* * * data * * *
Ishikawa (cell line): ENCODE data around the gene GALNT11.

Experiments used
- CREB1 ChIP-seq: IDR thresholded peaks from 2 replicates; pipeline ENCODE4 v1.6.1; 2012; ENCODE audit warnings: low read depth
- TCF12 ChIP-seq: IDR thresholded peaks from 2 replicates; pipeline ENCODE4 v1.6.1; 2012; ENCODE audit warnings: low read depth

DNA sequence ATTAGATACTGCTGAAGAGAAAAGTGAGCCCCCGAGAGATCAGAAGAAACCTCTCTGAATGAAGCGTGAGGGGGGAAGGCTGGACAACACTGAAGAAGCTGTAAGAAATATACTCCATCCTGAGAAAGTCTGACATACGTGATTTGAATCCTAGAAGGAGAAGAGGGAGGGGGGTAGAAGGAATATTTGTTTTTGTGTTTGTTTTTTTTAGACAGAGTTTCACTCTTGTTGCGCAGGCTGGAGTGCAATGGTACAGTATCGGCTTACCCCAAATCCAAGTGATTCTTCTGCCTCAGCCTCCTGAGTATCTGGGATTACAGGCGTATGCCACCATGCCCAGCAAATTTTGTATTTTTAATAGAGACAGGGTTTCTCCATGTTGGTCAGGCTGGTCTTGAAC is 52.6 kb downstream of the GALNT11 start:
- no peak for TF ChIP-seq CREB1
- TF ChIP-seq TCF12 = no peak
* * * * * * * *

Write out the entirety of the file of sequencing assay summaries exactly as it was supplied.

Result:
Ishikawa (cell line): ENCODE data around the gene GALNT11.

Experiments used
- CREB1 ChIP-seq: IDR thresholded peaks from 2 replicates; pipeline ENCODE4 v1.6.1; 2012; ENCODE audit warnings: low read depth
- TCF12 ChIP-seq: IDR thresholded peaks from 2 replicates; pipeline ENCODE4 v1.6.1; 2012; ENCODE audit warnings: low read depth

DNA sequence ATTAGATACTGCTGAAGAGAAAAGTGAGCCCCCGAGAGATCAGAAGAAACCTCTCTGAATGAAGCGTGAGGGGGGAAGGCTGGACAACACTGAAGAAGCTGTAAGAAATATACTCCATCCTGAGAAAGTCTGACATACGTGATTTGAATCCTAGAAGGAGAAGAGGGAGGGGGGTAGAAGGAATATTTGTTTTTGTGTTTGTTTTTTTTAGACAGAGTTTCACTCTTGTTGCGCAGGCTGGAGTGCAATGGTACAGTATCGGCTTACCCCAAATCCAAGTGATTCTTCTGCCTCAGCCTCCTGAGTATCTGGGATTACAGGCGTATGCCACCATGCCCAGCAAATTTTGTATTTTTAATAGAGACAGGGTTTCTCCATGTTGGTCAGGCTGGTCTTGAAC is 52.6 kb downstream of the GALNT11 start:
- no peak for TF ChIP-seq CREB1
- TF ChIP-seq TCF12 = no peak